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A Coin Bearing the Image of Antiochus IV Found in Jerusalem

Dec. 20 2016

A coin recently discovered in the ancient citadel known as the Tower of David bears, on one side, a depiction of Antiochus IV Epiphanes of Syria. Known today as an arch-persecutor of the Jews and as the villain of the Hanukkah story, he was overthrown in the Maccabean revolt. Yori Yalon writes:

No one expected that decades after the excavations at the Tower of David citadel wrapped up, new discoveries would still be made on the museum grounds. During routine cleaning and maintenance work at the site, the chief conservator Orna Cohen noticed a metal object among the stones of the Hasmonean Wall inside the citadel. A careful examination revealed that it was a bronze prutah, a coin that was in use over 2,000 years ago. . . .

Officials from the Tower of David noted that while there is no date on the coin, “we know that these coins were minted in Acre, which in that time was called Ptolemais, apparently between 172 and 168 BCE.”

Read more at Israel Hayom

More about: Archaeology, Hanukkah, History & Ideas, Maccabees

In Dealing with Iran, the U.S. Can Learn from Ronald Reagan

When Ronald Reagan arrived at the White House in 1981, the consensus was that, with regard to the Soviet Union, two responsible policy choices presented themselves: détente, or a return to the Truman-era policy of containment. Reagan, however, insisted that the USSR’s influence could not just be checked but rolled back, and without massive bloodshed. A decade later, the Soviet empire collapsed entirely. In crafting a policy toward the Islamic Republic today, David Ignatius urges the current president to draw on Reagan’s success:

A serious strategy to roll back Iran would begin with Syria. The U.S. would maintain the strong military position it has established east of the Euphrates and enhance its garrison at Tanf and other points in southern Syria. Trump’s public comments suggest, however, that he wants to pull these troops out, the sooner the better. This would all but assure continued Iranian power in Syria.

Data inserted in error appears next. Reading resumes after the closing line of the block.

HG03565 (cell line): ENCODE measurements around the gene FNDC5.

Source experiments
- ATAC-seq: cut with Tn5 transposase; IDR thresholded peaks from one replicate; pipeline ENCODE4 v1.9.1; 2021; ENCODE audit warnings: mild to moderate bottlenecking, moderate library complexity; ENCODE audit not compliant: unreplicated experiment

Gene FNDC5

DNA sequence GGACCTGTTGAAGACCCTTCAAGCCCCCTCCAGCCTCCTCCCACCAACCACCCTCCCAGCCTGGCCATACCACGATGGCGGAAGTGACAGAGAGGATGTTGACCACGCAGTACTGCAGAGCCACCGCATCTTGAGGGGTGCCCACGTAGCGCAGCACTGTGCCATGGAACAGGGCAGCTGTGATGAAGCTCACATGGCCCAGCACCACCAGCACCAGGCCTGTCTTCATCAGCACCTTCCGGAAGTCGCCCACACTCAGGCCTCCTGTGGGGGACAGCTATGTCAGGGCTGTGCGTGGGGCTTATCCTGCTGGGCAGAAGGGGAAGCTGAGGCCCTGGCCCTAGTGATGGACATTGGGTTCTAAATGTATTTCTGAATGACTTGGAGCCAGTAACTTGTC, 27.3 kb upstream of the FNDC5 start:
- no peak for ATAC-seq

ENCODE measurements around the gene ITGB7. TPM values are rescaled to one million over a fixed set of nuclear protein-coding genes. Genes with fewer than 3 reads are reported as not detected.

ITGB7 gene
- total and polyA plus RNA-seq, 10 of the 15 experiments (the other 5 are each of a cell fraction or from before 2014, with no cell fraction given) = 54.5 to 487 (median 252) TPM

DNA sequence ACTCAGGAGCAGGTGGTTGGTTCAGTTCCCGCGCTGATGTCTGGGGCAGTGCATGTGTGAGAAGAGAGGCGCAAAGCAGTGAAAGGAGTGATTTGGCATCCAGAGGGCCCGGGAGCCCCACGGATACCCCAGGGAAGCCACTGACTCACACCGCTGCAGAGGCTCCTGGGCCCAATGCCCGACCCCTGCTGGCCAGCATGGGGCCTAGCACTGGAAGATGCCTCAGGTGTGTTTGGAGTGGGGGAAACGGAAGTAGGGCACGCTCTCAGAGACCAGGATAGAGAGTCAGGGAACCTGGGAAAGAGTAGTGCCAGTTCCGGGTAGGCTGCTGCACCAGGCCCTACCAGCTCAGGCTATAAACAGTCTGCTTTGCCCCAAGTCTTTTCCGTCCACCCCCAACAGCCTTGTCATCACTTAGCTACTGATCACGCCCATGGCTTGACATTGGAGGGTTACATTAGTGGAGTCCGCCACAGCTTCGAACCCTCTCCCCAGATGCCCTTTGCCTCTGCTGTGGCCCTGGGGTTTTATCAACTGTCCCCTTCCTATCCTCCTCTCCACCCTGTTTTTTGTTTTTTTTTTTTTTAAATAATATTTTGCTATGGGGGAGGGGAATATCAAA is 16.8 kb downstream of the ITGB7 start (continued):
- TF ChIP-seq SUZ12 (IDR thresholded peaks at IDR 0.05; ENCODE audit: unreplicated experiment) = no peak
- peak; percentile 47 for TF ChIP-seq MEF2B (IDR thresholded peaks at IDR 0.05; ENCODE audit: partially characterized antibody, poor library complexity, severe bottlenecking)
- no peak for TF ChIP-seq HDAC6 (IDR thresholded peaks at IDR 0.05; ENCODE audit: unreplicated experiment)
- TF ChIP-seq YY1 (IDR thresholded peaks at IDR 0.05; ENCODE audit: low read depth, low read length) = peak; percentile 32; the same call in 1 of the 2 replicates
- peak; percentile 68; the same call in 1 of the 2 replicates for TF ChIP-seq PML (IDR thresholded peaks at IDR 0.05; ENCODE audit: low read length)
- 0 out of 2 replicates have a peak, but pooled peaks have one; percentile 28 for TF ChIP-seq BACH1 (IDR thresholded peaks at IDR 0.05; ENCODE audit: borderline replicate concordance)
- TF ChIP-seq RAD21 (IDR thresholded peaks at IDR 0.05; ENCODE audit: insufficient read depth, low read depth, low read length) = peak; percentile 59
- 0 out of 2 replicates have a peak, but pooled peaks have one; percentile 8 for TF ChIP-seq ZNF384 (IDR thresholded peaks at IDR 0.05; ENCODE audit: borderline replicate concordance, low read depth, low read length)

Iraq is another key pressure point. The victory of militant Iraqi nationalist Moqtada al-Sadr in [last week’s] elections should worry Tehran as much as Washington. Sadr has quietly developed good relations with Saudi Arabia, and his movement may offer the best chance of maintaining an Arab Iraq as opposed to a Persian-dominated one. But again, that’s assuming that Washington is serious about backing the Saudis in checking Iran’s regional ambitions. . . .

The Arabs, [however], want the U.S. (or Israel) to do the fighting this time. That’s a bad idea for America, for many reasons, but the biggest is that there’s no U.S. political support for a war against Iran. . . .

Rolling back an aggressive rival seems impossible, until someone dares to try it.

Read more at RealClear Politics

More about: Cold War, Iran, Politics & Current Affairs, Ronald Reagan, U.S. Foreign policy